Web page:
There’s really only one competitive match on the docket Wednesday, but it’s an intriguing one.
- Australia vs. Netherlands: 12 p.m. EDT
- Spain vs. Chile: 3 p.m. EDT
- Cameroon vs. Croatia: 6 p.m. EDT
See our World Cup predictions for the latest probabilities.
The best matchup of the day — by far — is La Furia Roja versus La Roja, Spain against Chile, a clash that could have huge implications for the advancement scenarios of Group B. Here’s the big one: If Chile wins and the Netherlands wins or draws against Australia (a 91.5 percent proposition, according to the FiveThirtyEight prediction model), Spain will be eliminated and fail to advance to the knockout round, a shocking fate for the reigning champs and one of the leading pre-tournament favorites.
How did we get here? Chile took care of business in its opener against Australia, beating the Socceroos 3-1 behind a great game from Alexis Sanchez, the best Chilean player according to our Soccer Power Index (SPI) player ratings. Meanwhile, Spain … um, how can we put this? Spain could have had a better second half against the Netherlands. In fact, after being slaughtered by the Dutch, Vicente del Bosque’s side dropped from third in the SPI rankings on Friday morning to eighth on Wednesday — one spot behind Chile.
Spain came into the tournament with the best SPI defensive rating of any team in the world, but it must get a vastly improved performance out of goalkeeper Iker Casillas and its back line if it’s to beat Chile, SPI’s fifth-best team on offense. Spain’s World Cup future could depend on it.
The next-closest match figures to be Cameroon versus Croatia, in what our numbers predict will be a low-scoring affair. Croatia is coming off a defeat against Brazil that was equal measures frustrating and promising; it conceded three goals, including two to Neymar (one coming after a somewhat questionable penalty call), but also held a lead for 18 minutes and was able to generate chances at the other end of the pitch. If Croatia beats Cameroon on Wednesday, advancement is still a possibility (although Mexico’s tie with Brazil on Tuesday didn’t help the Croatian cause). Meanwhile, Cameroon hung tough against Mexico in its first outing, and a 1-0 loss against a top-25 team wasn’t a bad debut for a side SPI considers one of the worst in the World Cup field. But it’s not going to get much easier for the Indomitable Lions — Croatia is a solid favorite against them here, and, of course, Brazil waits in the wings.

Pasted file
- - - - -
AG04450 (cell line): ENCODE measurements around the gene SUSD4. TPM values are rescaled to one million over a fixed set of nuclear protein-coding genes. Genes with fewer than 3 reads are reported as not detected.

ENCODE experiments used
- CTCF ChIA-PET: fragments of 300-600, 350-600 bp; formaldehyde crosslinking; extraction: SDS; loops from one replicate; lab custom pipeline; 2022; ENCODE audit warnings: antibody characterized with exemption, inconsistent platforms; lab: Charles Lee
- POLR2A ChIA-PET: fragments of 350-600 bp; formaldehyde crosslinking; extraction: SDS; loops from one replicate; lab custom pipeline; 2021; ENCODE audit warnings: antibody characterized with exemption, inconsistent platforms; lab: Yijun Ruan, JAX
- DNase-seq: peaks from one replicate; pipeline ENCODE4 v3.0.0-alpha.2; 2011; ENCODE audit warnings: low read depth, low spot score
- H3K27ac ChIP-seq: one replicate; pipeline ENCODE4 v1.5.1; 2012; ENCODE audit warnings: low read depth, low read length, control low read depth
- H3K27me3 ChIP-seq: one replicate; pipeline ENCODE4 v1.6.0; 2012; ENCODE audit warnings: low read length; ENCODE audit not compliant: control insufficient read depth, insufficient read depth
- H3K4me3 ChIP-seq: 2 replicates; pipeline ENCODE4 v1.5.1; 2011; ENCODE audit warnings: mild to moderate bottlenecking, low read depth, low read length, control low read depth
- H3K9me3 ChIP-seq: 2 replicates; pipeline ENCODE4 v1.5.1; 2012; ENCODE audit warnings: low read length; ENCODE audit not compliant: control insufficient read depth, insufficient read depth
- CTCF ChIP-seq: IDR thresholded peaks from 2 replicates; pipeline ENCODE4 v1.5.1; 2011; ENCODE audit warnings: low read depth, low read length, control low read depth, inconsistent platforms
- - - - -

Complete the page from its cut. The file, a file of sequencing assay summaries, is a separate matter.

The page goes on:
Brazil isn’t going to lose a lot of sleep over that one, nor is the heavily favored Netherlands going to fret about Wednesday’s match against Australia. Our model gives the Dutch a 73.6 percent probability of winning, and in concert with Chile’s chances of a win or draw against Spain, that means there’s a 47.5 percent chance the Netherlands cruises into the knockout stage before the day is done.
Brazil entered Tuesday 6-0-0 all-time in World Cup play against CONCACAF teams. In fact, Costa Rica was the only CONCACAF side ever to score against Brazil in the World Cup (in the 2002 group stage). And Brazil has had particular success against Mexico, winning all three of their previous World Cup matches for a total goal margin of 11-0.
Although Mexico didn’t score on Tuesday, El Tri became the first team from outside UEFA/CONMEBOL to take a point from Brazil in the World Cup.
Based on the statistics, Mexico’s going scoreless doesn’t appear all that surprising. Mexico had four shots in the first half, all from outside the penalty area, and none was on target. Mexico managed just four touches in the attacking penalty area in the first half; Brazil had 13. Mexico ended the match with an average shot distance of 28.5 yards, the second-longest in a match thus far.
Much more surprising was Brazil’s failure to find the back of the net. According to SPI, the odds of Mexico holding Brazil scoreless were just 4.8 percent. The star of the match was Mexican goalkeeper Guillermo Ochoa, who has led or tied for the lead in saves in France’s Ligue 1 each of the last three seasons playing for AC Ajaccio. Ochoa ended the match with six saves, tied for the most by a Mexican goalkeeper in any World Cup since 1966.
Perhaps Ochoa’s best save was a diving stop of a Neymar header in the 26th minute. Neymar was the driving force for Brazil in the match, leading the team in shots (three) and shots on target (two), as well as chances created (four). Yet it was all for naught.
By defying the odds and picking up a precious point, Mexico’s chances of advancing to the knockout round increased from 58.7 percent to 80.2 percent. — Jacob Nitzberg, statistics analyst, ESPN
OFF THE PITCH
Let’s play a word association game. What country do you think of when you hear about kangaroos? Vegemite? “Mate”? What about tulips? Windmills? Coffee shops?
Yes, Australia and the Netherlands both have pretty distinct international identities. But does the two countries’ relationship confirm these stereotypes? OECD data provides some interesting insights. The largest single export from Australia to the Netherlands in 2011 was rapeseed (used for animal feed, vegetable oil and biodiesel) at 24 percent, followed by coal at 22 percent — in case the Dutch get inspired to throw some shrimp on the barbie. The Netherlands’ main exports to Australia were machines and chemical products, but there was also $258 million in tobacco exports and $225 million in flower, bulb, seed and live plant exports in 2011, so it looks like the Dutch are learning from the Aussies, as well. — Hayley Munguia
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CLARIFICATION (June 18, 11:30 a.m.): An earlier version of this post was confusing on the Netherlands’ chances of beating or drawing against Australia. The chance of a Dutch win in Wednesday’s match is 73.6 percent, and the chance of a draw is 17.9 percent. That means the chance of the Netherlands winning or drawing against Australia is 91.5 percent.